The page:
In this the second part of his extended paper, Rosenberg continues his account of WECH as a “mutual”, or tenant-owned housing association, the UK’s first resident purchase of former local authority housing, under earlier legislation now revived by the (no longer new) coalition government. His paper explores the difference that can be made by empowerment practice from a social housing service. The experience of WECH, though unique as an organisation, nevertheless has something to say about the broader potential in housing’s role in promoting health and wellbeing.
Rosenberg’s paper also raises interesting questions on the nature of the evidence we may think we need, to demonstrate a link between housing and wellbeing. He argues here that we can only truly see and understand the links in the causal chain between empowerment and wellbeing though the qualitative experience of tenants, as expressed in their own words … .
This is not the kind of knowledge or insight that can be derived from a randomised control trial, of the kind that is seen as the best quality evidence in healthcare research. But if we are to get serious about trying to understand the social determinants of health, as so many politicians and researchers now say we must do, we clearly cannot do so by demanding all research should meet the same criteria for evidence as trials of medicines or other laboratory-style experiments. The clue lies in the word “social”.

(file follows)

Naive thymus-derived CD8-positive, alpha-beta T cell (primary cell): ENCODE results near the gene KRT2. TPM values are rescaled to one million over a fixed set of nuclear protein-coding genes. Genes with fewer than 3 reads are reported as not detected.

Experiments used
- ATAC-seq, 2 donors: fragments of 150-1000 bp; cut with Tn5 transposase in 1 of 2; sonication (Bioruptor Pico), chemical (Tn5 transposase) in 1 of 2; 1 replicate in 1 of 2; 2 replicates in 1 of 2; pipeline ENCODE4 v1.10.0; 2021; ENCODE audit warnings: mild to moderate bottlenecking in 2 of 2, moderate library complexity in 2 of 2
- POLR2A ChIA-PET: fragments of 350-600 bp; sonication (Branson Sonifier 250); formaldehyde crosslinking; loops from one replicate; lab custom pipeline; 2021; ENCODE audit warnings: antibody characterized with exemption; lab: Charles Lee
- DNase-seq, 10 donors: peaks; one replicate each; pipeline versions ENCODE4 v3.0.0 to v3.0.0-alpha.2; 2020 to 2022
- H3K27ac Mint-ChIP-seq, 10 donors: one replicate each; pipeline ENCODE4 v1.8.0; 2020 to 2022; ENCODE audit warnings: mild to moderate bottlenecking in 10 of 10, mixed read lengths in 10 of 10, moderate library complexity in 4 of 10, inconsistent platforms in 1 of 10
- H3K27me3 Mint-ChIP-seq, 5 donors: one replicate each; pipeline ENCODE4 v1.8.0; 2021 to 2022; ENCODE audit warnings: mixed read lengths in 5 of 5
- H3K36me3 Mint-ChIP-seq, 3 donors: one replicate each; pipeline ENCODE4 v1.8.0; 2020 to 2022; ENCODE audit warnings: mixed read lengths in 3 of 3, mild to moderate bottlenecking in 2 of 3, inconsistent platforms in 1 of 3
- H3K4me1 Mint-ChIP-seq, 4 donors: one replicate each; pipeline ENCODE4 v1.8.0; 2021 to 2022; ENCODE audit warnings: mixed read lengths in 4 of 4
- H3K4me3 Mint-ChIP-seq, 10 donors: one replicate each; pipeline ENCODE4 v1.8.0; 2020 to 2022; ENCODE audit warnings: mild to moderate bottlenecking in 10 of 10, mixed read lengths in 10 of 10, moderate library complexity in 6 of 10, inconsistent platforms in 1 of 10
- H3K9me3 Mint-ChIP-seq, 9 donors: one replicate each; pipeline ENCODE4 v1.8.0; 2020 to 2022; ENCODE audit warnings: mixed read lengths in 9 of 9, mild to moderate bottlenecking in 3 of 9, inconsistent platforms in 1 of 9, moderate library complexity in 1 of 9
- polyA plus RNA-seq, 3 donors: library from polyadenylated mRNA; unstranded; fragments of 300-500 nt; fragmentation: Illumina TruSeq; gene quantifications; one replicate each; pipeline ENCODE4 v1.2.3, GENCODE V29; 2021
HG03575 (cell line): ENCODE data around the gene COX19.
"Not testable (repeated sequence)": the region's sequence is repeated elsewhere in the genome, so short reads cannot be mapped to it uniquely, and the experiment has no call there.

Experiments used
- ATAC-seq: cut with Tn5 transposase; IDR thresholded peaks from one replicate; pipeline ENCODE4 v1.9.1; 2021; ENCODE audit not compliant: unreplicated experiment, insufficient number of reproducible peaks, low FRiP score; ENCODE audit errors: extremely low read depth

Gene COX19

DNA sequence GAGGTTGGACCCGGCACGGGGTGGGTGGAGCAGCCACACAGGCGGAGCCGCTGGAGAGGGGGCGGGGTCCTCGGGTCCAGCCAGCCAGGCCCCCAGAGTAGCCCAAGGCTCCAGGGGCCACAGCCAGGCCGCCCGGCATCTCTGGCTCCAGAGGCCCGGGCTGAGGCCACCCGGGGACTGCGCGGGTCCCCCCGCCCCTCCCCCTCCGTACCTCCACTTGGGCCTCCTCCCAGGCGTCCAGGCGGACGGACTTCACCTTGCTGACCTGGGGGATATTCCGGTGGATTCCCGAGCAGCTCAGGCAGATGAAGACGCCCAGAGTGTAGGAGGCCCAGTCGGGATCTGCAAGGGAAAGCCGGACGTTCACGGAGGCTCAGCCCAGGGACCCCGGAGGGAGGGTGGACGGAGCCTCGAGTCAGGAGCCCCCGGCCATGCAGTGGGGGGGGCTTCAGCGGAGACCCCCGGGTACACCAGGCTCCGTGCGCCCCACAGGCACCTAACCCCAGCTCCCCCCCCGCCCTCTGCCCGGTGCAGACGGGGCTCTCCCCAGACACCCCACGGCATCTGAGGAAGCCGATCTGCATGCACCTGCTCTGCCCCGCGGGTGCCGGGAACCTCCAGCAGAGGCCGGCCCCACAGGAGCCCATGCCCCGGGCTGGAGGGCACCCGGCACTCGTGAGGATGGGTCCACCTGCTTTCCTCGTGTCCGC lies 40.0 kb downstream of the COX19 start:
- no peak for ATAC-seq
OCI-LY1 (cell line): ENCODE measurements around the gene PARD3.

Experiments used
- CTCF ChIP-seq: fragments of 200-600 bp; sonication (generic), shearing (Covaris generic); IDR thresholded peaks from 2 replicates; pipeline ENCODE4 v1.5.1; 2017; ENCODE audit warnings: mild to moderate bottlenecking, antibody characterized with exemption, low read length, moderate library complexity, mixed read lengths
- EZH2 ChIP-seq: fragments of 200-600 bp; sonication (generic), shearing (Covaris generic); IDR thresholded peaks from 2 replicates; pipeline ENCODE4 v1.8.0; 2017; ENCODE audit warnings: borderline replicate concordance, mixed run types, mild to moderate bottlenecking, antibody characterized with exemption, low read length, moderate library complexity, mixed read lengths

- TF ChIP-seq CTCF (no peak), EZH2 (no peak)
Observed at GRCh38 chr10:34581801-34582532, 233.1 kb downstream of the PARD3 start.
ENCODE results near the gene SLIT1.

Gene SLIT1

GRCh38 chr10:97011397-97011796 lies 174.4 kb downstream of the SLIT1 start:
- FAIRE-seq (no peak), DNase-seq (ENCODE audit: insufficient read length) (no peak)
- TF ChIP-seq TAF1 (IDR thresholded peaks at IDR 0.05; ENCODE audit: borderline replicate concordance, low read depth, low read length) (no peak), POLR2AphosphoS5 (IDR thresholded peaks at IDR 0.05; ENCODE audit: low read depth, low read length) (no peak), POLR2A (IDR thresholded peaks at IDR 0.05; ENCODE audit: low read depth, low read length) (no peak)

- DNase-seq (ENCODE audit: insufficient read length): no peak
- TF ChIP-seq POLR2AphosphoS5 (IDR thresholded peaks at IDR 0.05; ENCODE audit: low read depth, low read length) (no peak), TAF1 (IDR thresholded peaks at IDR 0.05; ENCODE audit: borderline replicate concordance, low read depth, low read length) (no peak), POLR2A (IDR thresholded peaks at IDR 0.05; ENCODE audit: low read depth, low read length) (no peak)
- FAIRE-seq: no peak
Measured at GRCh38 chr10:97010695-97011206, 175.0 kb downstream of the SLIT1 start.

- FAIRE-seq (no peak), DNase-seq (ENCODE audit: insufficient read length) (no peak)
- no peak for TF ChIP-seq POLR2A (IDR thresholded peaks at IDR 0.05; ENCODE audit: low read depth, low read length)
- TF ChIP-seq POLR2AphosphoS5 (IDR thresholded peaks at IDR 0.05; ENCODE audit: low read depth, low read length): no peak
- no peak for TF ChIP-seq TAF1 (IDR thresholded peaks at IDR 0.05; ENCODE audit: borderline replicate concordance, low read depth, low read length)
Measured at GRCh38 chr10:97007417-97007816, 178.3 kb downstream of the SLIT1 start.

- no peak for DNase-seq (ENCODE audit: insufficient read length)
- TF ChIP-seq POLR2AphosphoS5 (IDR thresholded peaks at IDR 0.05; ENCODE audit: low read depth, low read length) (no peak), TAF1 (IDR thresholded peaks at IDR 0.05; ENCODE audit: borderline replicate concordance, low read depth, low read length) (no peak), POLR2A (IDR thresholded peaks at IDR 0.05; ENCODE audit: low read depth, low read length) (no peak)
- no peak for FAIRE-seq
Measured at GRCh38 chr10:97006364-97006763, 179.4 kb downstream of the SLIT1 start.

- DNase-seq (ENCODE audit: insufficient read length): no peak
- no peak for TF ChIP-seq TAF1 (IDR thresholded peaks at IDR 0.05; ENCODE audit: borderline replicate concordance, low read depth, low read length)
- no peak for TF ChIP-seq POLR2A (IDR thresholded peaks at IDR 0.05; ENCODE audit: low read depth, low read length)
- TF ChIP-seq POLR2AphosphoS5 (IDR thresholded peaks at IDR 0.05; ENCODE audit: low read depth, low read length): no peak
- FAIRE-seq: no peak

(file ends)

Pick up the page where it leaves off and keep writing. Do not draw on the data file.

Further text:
Meanwhile, if we are looking for practice that unites and integrates, the paper by Rex Haigh and his colleagues from the development group at the UK Royal College of Psychiatrists’ Centre for Quality Improvement – a group which included the co-editor of this journal – offers a bold step in that direction. This paper describing the roots of the “enabling environments” approach introduces an initiative whose aim is to find a common core of values and standards – a Rosetta stone, as the paper describes it – for healthier communities, and for the diversity of services that need to work together to improve the lot of participants, members, service users.
Homelessness services, social housing, and even private rental and home ownership had been envisaged from the outset as potentially part of this broad vision of an “enabling environment”. The authors conclude with an invitation to housing services and researchers to try out this approach, and their proposed ten core principles. This journal is especially devoted to issues that cut across between housing, care, and support issues; and we would welcome further articles exploring these themes, from the UK or from further afield.